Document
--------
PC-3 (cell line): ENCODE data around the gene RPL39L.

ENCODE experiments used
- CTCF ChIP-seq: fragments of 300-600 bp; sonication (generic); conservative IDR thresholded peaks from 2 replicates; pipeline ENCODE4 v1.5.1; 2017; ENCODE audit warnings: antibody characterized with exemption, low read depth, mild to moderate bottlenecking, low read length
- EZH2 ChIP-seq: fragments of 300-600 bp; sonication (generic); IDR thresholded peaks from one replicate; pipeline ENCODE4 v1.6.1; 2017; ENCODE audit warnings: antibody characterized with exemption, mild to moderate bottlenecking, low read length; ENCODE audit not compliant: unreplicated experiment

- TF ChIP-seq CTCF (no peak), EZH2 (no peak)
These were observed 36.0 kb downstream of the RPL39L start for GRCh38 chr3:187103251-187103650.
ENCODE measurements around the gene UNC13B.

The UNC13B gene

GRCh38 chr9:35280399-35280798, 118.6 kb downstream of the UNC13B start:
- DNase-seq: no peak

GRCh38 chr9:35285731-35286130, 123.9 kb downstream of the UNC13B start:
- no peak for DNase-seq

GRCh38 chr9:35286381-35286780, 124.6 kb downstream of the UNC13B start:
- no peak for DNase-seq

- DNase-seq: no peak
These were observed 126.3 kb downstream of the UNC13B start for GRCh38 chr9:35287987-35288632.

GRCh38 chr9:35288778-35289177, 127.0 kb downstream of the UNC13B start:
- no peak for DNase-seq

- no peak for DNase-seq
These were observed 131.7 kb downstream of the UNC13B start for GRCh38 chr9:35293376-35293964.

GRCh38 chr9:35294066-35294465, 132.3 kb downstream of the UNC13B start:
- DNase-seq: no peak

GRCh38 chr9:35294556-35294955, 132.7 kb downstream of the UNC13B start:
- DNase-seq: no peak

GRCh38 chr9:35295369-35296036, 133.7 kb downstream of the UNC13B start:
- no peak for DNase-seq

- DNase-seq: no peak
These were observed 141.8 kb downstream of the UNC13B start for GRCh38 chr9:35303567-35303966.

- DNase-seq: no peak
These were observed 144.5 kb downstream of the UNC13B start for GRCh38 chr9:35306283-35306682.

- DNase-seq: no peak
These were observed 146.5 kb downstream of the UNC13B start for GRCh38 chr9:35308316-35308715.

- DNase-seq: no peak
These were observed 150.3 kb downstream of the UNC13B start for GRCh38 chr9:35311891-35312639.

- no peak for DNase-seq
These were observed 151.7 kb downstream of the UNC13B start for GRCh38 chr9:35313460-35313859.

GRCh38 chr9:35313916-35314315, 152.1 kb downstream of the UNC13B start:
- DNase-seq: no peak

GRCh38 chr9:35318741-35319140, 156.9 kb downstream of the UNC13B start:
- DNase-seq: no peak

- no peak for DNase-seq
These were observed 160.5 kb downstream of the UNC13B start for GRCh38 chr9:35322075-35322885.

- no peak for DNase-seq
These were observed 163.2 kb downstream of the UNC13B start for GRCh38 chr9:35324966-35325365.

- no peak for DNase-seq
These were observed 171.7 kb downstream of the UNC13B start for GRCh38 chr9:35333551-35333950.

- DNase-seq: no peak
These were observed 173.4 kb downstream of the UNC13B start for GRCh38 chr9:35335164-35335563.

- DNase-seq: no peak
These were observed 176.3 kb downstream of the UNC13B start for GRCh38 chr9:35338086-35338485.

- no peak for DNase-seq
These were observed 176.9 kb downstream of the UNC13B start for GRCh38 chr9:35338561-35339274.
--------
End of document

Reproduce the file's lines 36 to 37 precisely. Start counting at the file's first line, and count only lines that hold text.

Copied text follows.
These were observed 151.7 kb downstream of the UNC13B start for GRCh38 chr9:35313460-35313859.

GRCh38 chr9:35313916-35314315, 152.1 kb downstream of the UNC13B start: